Item 2 contains the agreement regarding political participation. This agreement is a unique opportunity to advance in the broadening and deepening of our democratic system.
Though the nation took big steps toward a true democratic opening with the 1991 Political Constitution—allowing new political parties and movements to enter the political arena, as well as proclaiming fundamental values and principles that have strengthened political institutions—, many of those values and principles have not materialized, largely due to the internal armed conflict. As such, it was necessary to reach some agreements regarding this subject.
This agreement is built upon three ideas:
- A new democratic openness is necessary to promote political inclusion and allow new voices and new political projects to emerge. This political inclusion must carry complete guarantees of transparency and equity in the rules of the game, so that new voices and projects competing in the democratic arena can reach consensus regarding important national concerns and can enrich debate.
There is a need for reforms that establish rights and guarantees for the exercise of political opposition, in general, and for new movements that emerge, in particular, after the signing of the Final Agreement. The main objective of this is to sever the connection between politics and arms.
Those guarantees include, among other things: the safety of vulnerable groups that intend to participate in national, regional or local politics, in any sector; equitable access to financing and media, whereby political minorities can exercise their legitimate right to opposition; and the guarantees necessary for entering and remaining within the democratic establishment, since the current rules for political participation work against minority groups and hinder a consistent party line.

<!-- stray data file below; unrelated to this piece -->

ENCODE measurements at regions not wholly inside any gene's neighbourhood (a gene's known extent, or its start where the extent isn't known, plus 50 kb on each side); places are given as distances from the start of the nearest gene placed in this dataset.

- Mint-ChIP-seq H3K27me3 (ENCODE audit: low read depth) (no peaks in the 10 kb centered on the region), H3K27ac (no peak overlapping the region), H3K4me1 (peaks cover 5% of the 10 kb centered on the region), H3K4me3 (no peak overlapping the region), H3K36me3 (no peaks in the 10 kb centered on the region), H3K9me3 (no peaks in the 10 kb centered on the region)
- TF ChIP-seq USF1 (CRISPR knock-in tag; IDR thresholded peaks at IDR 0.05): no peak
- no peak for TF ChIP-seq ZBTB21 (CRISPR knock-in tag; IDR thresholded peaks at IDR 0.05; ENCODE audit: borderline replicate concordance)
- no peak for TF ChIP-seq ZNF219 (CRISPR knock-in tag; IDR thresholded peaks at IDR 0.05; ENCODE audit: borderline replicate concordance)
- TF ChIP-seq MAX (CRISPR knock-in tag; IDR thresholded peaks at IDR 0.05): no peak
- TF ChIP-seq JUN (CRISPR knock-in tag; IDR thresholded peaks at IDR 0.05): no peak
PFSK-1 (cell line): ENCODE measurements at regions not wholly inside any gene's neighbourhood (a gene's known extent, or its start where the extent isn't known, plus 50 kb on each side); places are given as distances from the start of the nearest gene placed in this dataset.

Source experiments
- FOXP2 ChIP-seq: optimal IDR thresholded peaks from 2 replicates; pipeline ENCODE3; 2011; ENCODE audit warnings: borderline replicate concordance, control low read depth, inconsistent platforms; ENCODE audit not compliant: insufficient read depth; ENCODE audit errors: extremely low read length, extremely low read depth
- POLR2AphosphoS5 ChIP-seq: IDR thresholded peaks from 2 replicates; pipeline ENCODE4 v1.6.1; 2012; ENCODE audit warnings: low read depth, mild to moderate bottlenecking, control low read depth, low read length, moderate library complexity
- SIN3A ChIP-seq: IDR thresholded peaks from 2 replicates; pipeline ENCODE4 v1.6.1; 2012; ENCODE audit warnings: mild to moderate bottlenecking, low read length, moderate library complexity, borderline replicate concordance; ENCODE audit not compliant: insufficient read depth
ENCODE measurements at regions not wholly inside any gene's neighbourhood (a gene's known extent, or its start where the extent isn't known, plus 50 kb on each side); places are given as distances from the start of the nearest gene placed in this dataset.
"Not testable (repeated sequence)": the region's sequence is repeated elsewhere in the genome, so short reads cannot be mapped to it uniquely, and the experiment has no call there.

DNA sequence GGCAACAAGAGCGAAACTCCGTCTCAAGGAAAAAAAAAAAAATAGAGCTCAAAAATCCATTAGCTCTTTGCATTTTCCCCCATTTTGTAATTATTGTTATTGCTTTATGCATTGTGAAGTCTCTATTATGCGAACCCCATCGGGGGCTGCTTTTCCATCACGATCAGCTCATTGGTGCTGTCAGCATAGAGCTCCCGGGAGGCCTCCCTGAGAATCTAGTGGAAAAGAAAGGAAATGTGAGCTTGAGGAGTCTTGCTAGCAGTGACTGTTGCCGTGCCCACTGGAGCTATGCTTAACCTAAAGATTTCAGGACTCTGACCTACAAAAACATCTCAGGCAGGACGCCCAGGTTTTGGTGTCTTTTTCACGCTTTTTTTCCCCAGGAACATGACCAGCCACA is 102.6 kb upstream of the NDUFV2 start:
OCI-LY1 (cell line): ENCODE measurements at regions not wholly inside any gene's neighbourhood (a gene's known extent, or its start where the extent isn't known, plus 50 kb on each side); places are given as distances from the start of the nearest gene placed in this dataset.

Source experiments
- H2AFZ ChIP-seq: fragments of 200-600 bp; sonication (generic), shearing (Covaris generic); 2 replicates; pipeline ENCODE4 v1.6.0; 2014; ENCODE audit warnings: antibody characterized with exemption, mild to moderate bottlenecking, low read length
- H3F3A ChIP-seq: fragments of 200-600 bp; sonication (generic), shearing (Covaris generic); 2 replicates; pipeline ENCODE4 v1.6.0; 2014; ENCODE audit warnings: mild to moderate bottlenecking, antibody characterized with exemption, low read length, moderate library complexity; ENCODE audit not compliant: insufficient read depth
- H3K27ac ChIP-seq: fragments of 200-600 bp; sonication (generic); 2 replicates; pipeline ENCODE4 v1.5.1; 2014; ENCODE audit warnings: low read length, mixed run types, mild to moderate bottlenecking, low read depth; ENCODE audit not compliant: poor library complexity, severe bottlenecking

Finally, considering that many of the regions that were most directly affected by the conflict were not able to have meaningful representation within institutions like the Congress of the Republic, and with the goal of promoting political inclusion, the agreement created Special Transitional Peace Constituencies for certain regions to elect additional representatives in the Chamber.
- The consolidation of peace also requires greater citizen participation, in accordance with the spirit of the 1991 Constitution.
Peace is built by people in their lands. To make this possible, there must be a strengthening of participatory processes, not only to ensure that participation is an effective means of formulating policies and implementing the agreements, but also so that individuals can negotiate their public demands in an effective way and, ultimately, contribute to the collective construction of peace “from the bottom up.”
The aim is for citizens to actively participate in decision making, as well as to evaluate and monitor the affairs of those who govern. Inasmuch as citizens feel they are a part of the decisions that affect them and can direct their concerns through democratic channels, this is a guarantee of non-repetition of the violence
- The basic condition for consolidating peace, through the exercise of democracy, consists in permanently breaking the link between politics and arms. This means that weapons will never again be used to promote a political cause and, likewise, that whoever has laid down arms, to transition to politics, is fully guaranteed his or her safety and will not be a victim of violence.
The preceding applies not only to those who have laid down arms, but to all those who are politically active. This concerns nothing less than dignifying and protecting political exercise as a pillar of constructing peace.
At the same time, it is necessary to strengthen guarantees for political opposition, thus creating conditions more favorable to the exercise of basic democratic principles, like the transfer of power.